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I’ve been considering making an LC metre for a while because I don’t have a multimeter that can measure inductance, and while my multimeters can measure capacitance, they can’t give good readings for small capacitance in the range of a few pFs.

Although there are many decent articles on how to make LC metres with PIC MCUs (such as these: 1, 2, and 3), instructions on how to build one with an ATmega MCU are few and far between, despite the fact that the underlying premise is virtually the same. As a result, I decided to write an essay about how to make an LC metre with an ATmega328p processor and Arduino libraries.

A standard LC metre is nothing more than an LC oscillator with a large range. The extra inductance or capacitance modifies the oscillator’s output frequency when measuring an inductor or capacitor. And, depending on the measurement, we can calculate the inductance or capacitance by computing the frequency change.

The comparator-based LC oscillator I utilised in the LC metre is shown in the diagram below. The oscillator section is rather straightforward. The LM311 comparator is used in the majority of the other systems I’ve seen. However, for this application, any comparator capable of oscillating at up to 50kHz should suffice. I had a few spare LM339s on hand, so I put them in the oscillator circuit.

LC Meter

On pin 1, a 3K pull-up resistor should be used, and the feedback resistor should be 100K rather than 10K.

Because we’re really measuring the oscillator’s frequency, we can make a frequency metre out of the same circuit for essentially no extra money. A reed relay is used to switch the measurement from LC to frequency mode, as shown in the circuit above. The second comparator in the schematics above acts as a Schmitt trigger, conditioning the input waveform to improve the accuracy of the frequency measurement. The frequency output from the first comparator is simply fed via the Schmitt trigger when in LC mode. The frequency of the output is determined by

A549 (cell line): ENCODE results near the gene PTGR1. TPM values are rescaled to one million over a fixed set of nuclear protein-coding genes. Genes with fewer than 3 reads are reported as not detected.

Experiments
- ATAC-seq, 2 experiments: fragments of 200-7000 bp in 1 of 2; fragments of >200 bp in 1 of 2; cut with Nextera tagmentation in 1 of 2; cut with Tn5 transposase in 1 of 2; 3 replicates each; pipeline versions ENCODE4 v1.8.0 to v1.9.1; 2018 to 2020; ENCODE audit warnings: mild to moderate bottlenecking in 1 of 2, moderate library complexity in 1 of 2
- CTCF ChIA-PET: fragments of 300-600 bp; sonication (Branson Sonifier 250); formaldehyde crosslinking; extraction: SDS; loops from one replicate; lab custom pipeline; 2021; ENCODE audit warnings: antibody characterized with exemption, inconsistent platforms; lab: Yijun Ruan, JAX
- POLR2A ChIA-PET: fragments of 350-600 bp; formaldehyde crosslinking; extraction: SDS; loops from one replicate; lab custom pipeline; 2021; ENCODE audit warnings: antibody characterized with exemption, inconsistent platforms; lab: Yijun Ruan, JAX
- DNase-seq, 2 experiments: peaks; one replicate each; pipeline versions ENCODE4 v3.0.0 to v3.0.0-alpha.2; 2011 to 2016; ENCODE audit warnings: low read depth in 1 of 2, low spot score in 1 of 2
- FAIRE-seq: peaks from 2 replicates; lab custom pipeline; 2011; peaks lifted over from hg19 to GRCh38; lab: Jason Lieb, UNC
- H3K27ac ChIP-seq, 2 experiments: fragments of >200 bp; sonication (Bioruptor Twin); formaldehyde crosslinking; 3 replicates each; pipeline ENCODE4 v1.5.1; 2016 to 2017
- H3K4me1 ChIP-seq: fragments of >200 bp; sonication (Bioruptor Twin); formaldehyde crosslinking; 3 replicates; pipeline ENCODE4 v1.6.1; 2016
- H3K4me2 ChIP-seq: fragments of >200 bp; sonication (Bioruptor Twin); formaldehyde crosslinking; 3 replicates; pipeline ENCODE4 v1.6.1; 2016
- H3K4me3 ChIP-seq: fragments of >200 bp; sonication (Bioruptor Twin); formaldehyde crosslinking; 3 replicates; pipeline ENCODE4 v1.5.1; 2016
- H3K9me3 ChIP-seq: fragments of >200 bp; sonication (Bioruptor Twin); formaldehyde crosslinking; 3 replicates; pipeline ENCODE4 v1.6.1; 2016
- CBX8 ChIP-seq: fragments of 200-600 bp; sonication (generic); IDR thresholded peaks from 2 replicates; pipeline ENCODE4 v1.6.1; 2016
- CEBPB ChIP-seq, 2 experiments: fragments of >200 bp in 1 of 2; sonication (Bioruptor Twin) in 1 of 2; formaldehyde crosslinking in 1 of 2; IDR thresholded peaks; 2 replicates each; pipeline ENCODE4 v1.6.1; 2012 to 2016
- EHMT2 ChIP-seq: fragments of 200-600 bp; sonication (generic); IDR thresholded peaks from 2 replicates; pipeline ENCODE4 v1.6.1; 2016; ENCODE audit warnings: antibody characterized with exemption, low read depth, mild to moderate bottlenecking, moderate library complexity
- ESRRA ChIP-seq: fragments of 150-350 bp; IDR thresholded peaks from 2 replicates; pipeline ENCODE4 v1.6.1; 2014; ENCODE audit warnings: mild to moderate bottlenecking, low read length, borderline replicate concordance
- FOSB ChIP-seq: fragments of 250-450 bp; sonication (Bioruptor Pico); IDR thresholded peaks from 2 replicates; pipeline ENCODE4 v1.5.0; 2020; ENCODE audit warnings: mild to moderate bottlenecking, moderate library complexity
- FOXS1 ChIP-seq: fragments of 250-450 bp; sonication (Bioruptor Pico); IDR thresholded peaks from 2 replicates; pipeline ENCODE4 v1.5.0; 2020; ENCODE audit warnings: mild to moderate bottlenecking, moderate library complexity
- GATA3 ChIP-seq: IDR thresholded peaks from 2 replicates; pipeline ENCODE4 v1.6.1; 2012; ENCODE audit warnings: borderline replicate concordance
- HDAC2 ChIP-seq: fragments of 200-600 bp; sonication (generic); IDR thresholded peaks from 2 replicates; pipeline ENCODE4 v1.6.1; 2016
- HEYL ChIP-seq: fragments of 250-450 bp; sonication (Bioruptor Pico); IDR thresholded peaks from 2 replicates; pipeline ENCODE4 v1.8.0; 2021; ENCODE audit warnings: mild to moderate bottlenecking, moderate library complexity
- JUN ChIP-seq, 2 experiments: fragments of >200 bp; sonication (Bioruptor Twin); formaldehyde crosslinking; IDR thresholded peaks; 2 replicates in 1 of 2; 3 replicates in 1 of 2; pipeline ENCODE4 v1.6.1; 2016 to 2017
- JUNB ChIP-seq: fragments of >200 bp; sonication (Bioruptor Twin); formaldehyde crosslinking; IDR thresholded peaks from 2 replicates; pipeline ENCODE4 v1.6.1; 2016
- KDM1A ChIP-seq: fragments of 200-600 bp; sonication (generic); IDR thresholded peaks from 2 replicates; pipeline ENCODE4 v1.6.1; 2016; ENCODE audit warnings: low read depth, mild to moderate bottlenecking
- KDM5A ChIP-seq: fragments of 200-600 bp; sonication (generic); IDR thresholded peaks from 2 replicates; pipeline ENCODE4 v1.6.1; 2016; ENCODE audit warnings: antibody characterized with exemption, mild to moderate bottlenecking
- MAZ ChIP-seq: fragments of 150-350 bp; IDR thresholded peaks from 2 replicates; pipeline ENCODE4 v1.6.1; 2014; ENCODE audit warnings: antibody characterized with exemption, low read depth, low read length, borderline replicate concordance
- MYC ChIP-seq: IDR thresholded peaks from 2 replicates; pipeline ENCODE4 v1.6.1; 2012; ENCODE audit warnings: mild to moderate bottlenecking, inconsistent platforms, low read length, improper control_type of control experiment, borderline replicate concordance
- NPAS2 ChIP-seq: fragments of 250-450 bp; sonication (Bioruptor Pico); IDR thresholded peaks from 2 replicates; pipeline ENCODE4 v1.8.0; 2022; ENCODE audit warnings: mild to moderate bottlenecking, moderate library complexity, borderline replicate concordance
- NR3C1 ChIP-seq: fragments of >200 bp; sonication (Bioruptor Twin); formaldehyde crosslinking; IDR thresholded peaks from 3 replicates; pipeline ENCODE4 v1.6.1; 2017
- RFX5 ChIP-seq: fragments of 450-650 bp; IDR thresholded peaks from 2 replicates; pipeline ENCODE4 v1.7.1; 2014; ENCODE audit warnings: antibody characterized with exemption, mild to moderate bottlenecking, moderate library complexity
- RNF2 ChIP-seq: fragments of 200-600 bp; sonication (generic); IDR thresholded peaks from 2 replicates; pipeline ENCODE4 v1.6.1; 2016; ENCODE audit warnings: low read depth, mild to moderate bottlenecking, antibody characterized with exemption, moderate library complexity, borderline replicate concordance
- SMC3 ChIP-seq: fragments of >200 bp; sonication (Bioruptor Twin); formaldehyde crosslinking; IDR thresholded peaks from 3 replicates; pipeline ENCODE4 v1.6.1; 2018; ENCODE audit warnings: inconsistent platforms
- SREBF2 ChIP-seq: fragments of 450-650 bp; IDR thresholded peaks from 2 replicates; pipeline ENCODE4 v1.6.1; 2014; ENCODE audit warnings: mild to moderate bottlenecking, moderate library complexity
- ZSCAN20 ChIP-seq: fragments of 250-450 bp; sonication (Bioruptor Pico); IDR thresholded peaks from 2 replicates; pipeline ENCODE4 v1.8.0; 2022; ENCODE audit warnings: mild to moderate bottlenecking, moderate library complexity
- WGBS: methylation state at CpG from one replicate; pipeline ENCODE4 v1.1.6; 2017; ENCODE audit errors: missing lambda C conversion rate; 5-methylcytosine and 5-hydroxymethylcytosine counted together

\[L=L_0 + L_{measured}\] and
\[C=C_0 + C_{measured}\]

Choosing a high-precision L0 and C0 improves the meter’s accuracy.

The MCU side of the schematics is as follows:

LC Meter

This circuit can measure inductance across a wide range of values, from a few NH to a few Henrys. I’ve found that it works best for capacitance measurements ranging from a few pF to tens of nF. If the capacitors have a high ESR rating, you may be able to measure significantly bigger capacitors. However, the range limit in capacitance measurement should not be a concern because the precision in the pF range is what matters most.

For the frequency measurement, I used this frequency library. The display is updated every second by default. This setting yields the most precise results. You can easily reduce the update interval, but the measurement precision will suffer.

This project’s Arduino code may be found here ( If you are using the Arduino IDE instead of the NetBeans IDE, you may need to change the included header files. Please review my prior article on this subject for more information.

In capacitance measurement mode, the non-load reading is utilised to calculate stray inductance (if C0 is accurate), which is then used to compensate for capacitance measurements. In the inductance measurement mode, we assume L0 is accurate, and we utilise the non-load reading (by shorting the test leads) to calculate stray capacitance, which is then used to compensate for inductance measurements.

When using this metre to measure a known 2.22nF capacitor, the capacitance reading looks like this:Capacitance Measurement

The LC metre is seen in inductance mode, measuring a small inductor in this image:

Inductance Measurement






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